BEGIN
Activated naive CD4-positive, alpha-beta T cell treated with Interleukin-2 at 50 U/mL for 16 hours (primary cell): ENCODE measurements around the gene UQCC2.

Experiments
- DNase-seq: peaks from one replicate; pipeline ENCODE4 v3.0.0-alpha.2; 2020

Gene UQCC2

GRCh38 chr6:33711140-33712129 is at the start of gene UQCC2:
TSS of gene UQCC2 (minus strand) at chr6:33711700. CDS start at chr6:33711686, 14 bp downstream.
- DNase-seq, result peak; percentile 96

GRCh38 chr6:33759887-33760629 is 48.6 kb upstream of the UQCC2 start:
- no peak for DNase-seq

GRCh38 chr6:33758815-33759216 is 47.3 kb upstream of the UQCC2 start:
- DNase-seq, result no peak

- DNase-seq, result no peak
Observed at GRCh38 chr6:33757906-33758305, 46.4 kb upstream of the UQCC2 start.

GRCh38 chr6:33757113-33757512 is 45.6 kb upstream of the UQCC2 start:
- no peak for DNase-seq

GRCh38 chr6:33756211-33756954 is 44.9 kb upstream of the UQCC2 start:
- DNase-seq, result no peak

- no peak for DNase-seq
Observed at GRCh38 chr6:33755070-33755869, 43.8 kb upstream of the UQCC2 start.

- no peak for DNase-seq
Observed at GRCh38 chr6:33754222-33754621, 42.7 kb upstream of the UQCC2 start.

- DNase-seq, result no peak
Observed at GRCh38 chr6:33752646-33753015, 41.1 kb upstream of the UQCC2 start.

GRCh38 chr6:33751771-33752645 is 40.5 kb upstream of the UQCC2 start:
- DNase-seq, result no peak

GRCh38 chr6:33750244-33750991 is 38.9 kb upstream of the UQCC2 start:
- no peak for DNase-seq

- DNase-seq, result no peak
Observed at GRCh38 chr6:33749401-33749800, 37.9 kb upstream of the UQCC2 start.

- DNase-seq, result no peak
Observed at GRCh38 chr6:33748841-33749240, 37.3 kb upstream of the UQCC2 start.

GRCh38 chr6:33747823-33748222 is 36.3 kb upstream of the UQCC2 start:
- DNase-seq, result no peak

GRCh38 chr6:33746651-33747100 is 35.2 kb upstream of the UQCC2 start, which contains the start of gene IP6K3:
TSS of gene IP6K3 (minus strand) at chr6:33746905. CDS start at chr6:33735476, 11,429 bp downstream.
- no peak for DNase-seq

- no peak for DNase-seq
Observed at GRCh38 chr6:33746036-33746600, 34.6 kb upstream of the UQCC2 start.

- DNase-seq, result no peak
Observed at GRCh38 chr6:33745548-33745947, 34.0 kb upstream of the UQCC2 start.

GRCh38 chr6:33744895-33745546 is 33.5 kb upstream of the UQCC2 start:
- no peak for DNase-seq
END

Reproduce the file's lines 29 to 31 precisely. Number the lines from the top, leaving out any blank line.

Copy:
Observed at GRCh38 chr6:33749401-33749800, 37.9 kb upstream of the UQCC2 start.

- DNase-seq, result no peak
Observed at GRCh38 chr6:33748841-33749240, 37.3 kb upstream of the UQCC2 start.